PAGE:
Evolutionary history studies depend on having reliable chronologies of macroevolutionary processes. Construction of such chronologies often yields discrepancies between paleontological and molecular dates, which are sometimes viewed as conflicting. Nevertheless, each macroevolutionary process is composed of two main phases: emergence of a trait or clade and success of that trait or clade, which differ in mechanisms, drivers, and types of evidence. Moreover, emergence may be observed as gene divergence (which may be trait-coding or trait-unrelated genes), trait emergence, and clade emergence; whereas success can be observed as increase in abundance, diffusion, and/or diversity or as overall persistence over geologic time. Therefore, to fully and correctly understand any macroevolutionary process, it is of paramount importance to understand what event each date refers to, and how dates of various events and their integration reveal the complexity of macroevolutionary processes. I demonstrate this through three examples: the chronological gap between oxygenic photosynthesis emergence and the Great Oxidation Event, the chronological gap between paleontological and molecular dates of angiosperm emergence, and the evolution of plant silicon accumulation.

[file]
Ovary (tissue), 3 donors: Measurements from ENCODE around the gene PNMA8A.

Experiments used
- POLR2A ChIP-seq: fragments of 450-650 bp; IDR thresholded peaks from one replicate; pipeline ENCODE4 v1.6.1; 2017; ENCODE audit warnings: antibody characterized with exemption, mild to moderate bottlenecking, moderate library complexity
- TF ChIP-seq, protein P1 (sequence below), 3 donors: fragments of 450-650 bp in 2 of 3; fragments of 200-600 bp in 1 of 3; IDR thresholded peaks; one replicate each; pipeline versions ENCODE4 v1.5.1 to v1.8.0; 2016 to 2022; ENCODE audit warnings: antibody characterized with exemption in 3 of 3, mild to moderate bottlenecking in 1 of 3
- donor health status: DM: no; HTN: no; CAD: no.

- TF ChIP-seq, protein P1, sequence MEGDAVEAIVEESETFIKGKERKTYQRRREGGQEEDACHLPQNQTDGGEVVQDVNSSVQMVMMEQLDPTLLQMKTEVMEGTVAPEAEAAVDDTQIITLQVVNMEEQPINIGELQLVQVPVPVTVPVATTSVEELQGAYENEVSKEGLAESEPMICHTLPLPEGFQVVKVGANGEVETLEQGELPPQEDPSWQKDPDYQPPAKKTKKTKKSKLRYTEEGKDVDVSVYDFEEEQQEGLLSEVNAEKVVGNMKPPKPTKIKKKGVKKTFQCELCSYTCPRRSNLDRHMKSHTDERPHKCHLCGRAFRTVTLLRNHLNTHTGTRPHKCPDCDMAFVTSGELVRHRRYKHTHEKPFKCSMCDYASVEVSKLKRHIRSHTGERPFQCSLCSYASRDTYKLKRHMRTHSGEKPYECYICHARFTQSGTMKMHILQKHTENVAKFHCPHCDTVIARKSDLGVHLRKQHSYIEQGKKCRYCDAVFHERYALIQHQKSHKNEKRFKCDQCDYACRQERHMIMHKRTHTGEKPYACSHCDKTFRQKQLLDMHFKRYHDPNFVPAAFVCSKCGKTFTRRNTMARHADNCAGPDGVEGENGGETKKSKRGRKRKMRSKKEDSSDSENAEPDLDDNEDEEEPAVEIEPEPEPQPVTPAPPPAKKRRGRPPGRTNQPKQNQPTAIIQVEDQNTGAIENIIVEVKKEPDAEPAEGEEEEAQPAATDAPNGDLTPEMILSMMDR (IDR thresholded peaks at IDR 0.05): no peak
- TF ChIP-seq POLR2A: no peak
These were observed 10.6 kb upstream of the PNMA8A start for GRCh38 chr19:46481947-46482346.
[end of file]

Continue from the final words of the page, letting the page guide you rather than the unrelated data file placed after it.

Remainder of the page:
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Vol. 45 • No. 1